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The Final Disposition of the Wooden Fleet

from "At Close Quarters" by Captain Robert J Bulkley

In mid-August 1945, 30 squadrons of PT’s were in commission.  Nineteen were in the Seventh Fleet, six in the Pacific Fleet, three were being reconditioned in the United States for Pacific duty after combat in the European theater, one was shaking down in Miami, and one was the training squadron at Melville.  By the end of the year all had been decommissioned except Squadron 4, the training squadron, and the brand new Squadron 41.  In addition, there was Squadron 42, which had been fitting out in New York in August, and which was the only PT unit placed in commission after the end of hostilities.

The Navy Department properly got rid of most of the PT’s.  Their job was done, and because of their light wooden construction, they could not be stored away against future need as the steel-hulled ships of the fleet.  Indeed, many of the older boats, which had been kept running because of combat necessity, were no longer worth saving for any purpose.  All the boats in the Western Pacific were carefully surveyed. It was found that 118 hulls were defective because of broken frames, worms and dry rot, broken keels, cracked longitudinals, or battle damage.  These boats were stripped of all salvageable material and the bare hulls were burned on the beach at Samar.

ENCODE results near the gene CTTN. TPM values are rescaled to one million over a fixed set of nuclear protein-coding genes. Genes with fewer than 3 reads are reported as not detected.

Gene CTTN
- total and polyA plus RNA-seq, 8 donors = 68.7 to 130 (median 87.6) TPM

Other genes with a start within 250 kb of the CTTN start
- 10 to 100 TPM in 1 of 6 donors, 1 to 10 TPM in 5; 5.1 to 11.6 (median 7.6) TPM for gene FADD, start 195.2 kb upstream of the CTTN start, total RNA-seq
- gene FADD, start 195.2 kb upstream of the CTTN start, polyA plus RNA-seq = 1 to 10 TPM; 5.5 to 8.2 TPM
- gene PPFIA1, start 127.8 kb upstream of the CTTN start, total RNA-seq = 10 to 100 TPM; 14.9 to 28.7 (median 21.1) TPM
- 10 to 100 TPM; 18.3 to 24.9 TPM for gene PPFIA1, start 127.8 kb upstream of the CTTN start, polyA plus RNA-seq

The serviceable boats in the Pacific, after being stripped of armament and other military equipment, were turned over to the Foreign Liquidation Commission, and those in the United States to the War Shipping Administration for disposal.

Squadron 4, 41, and 42 were being saved for training purposes, but early in 1946, the Navy Department decided to retain only a few PT’s for experimental work.  Squadrons 41 and 42 were decommissioned in February and Squadron 4 in April.  Pt’s 613, 616, 619 and 620 , new Elco boats originally in Squadron 42 and later in Squadron 4, were transferred to the Operational Force – the last PT’s remaining in service.

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References

Connelly, Garth T. PT Boats in Action. Carrollton: Squadron Signal, 1994

Doyle, David.. PT Boats in Action. Carrollton: Squadron Signal, 2010

Chun, Victor. American PT Boats in World War II. Atglen: Schiffer Military, 1997

Johnson, Frank D. United States PT Boats of World War II in Action. Poole Dorset: Blandford Press, 1986

Ferrell, Bob. United States Mosquito Fleet. Memphis: PT Boat Boat Museum and Library, 1977

Bulkley, Captain Robert J. At Close Quarters, PT Boats in the United States Navy. Washington: Naval History Division, 1962